Disberse is a new financial institution that’s changing the way aid is delivered and tracked through the system. It focuses on transparency through the whole chain, working with donors, governments, NGOs, intermediaries and beneficiaries to get funding to the areas and people that need it most, in a timely manner, to ensure the greatest impact.
Since its launch in 2016 by Ben Joakim and Paul Currion - who together have over 30 years’ experience working in international development and the aid sector - Disberse has run four successful pilots including one tracking funds from the UK to Swaziland for a girls’ education project. Other pilot projects have been run between the Netherlands and Albania, Ireland and Rwanda, and Australia and Vanuatu.
Disberse is licensed as an Electronic Money Institution, and their platform is built on blockchain technology. This combination allows donors to deposit funds and receive electronic money on the platform. The e-money can then be traced through the system to the intermediary or beneficiary, where it can be redeemed into local currency via a bank or mobile payment.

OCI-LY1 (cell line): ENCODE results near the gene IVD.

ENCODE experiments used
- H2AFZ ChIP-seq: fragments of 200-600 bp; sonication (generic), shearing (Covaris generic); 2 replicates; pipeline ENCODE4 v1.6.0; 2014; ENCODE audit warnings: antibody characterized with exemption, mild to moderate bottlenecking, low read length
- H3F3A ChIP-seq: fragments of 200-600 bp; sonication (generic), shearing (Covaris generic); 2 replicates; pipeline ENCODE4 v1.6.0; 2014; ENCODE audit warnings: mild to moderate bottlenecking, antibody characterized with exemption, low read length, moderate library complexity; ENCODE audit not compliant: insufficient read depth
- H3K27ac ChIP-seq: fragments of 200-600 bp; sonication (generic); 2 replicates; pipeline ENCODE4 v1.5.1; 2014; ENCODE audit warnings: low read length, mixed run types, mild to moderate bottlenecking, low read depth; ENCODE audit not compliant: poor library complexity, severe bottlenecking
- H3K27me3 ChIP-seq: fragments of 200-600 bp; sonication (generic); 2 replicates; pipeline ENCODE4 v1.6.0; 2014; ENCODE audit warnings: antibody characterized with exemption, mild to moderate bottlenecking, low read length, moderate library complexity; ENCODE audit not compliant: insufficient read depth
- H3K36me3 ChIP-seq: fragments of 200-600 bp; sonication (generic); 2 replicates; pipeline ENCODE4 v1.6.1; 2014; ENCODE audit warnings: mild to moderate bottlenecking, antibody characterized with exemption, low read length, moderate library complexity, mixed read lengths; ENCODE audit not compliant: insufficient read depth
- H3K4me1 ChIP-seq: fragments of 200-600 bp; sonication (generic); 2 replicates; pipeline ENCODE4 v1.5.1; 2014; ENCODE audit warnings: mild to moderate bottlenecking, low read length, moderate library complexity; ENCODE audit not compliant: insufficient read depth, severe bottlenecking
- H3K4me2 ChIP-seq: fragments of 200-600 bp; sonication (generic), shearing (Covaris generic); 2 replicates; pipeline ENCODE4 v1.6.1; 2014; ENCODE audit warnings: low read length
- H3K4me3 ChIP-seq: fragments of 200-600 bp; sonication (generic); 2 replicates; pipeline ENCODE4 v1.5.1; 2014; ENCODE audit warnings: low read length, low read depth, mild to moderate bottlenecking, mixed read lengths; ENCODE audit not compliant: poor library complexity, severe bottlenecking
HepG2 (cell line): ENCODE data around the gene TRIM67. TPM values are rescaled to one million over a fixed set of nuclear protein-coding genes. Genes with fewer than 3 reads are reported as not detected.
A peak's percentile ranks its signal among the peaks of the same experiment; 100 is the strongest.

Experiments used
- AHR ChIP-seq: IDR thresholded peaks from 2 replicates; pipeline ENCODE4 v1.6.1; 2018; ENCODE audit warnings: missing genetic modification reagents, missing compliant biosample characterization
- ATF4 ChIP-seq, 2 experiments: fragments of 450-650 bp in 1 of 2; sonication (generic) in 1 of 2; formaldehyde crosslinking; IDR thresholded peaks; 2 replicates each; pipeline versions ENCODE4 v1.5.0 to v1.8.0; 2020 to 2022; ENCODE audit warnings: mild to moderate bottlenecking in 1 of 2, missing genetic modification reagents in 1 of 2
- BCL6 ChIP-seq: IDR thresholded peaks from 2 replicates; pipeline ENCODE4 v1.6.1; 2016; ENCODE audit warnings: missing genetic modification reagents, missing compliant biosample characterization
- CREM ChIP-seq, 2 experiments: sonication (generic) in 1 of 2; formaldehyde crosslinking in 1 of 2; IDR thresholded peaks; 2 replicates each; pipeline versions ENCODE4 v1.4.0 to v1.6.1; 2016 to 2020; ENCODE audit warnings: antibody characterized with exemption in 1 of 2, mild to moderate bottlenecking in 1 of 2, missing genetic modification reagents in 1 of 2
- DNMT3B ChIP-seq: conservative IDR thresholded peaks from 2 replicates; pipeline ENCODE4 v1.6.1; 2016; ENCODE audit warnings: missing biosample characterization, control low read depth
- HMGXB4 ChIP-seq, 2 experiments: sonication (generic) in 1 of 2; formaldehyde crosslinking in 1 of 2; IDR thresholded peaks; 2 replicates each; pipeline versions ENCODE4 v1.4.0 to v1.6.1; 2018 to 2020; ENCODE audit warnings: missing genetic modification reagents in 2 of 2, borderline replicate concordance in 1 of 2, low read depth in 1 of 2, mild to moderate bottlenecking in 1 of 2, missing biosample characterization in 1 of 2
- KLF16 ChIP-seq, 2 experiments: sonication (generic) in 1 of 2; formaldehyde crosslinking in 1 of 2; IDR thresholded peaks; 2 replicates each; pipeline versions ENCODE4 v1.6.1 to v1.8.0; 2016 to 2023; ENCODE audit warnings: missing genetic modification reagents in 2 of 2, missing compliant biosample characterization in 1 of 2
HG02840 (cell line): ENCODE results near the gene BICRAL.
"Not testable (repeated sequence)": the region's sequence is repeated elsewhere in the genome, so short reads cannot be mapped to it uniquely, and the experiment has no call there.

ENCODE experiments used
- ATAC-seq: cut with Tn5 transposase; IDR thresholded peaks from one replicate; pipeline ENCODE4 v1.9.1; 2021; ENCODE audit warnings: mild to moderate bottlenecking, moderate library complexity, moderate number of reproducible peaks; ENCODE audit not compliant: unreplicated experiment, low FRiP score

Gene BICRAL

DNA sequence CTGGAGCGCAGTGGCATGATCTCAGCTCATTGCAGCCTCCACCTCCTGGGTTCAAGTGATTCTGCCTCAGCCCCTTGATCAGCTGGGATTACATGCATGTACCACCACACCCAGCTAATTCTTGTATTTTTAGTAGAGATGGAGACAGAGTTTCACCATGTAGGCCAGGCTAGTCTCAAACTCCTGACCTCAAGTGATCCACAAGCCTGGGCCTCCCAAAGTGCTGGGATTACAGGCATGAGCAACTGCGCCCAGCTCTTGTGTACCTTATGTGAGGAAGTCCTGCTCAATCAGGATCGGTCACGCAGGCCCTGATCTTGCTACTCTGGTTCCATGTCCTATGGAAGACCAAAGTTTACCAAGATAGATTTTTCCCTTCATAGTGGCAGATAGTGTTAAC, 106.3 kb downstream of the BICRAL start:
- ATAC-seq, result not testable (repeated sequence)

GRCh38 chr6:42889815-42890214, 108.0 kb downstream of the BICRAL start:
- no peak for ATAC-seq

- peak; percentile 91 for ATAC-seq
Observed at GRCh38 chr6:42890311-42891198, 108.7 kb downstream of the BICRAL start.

We have a long term vision to change the way finance is mobilised. It is a big ambition, but it’s the only way we will achieve change for the sectorBen Joakim
“The existing financial system wasn’t built to serve the aid sector or charities more widely,” says Ben, “so we are building one that does; one that enables money to flow more effectively.”
“At the moment, the current financial system is slow, expensive and opaque,” Paul adds. “We have a long-term vision to change the way aid finance is mobilised. It is a big ambition, but it’s the only way we will achieve change for the sector.”
During the pilot programmes, Disberse has formed a partnership with the Start Network, made up of 42 aid agencies working across five continents. The partnership will allow Disberse to increase its reach to larger organisations and scale to bigger projects across the world.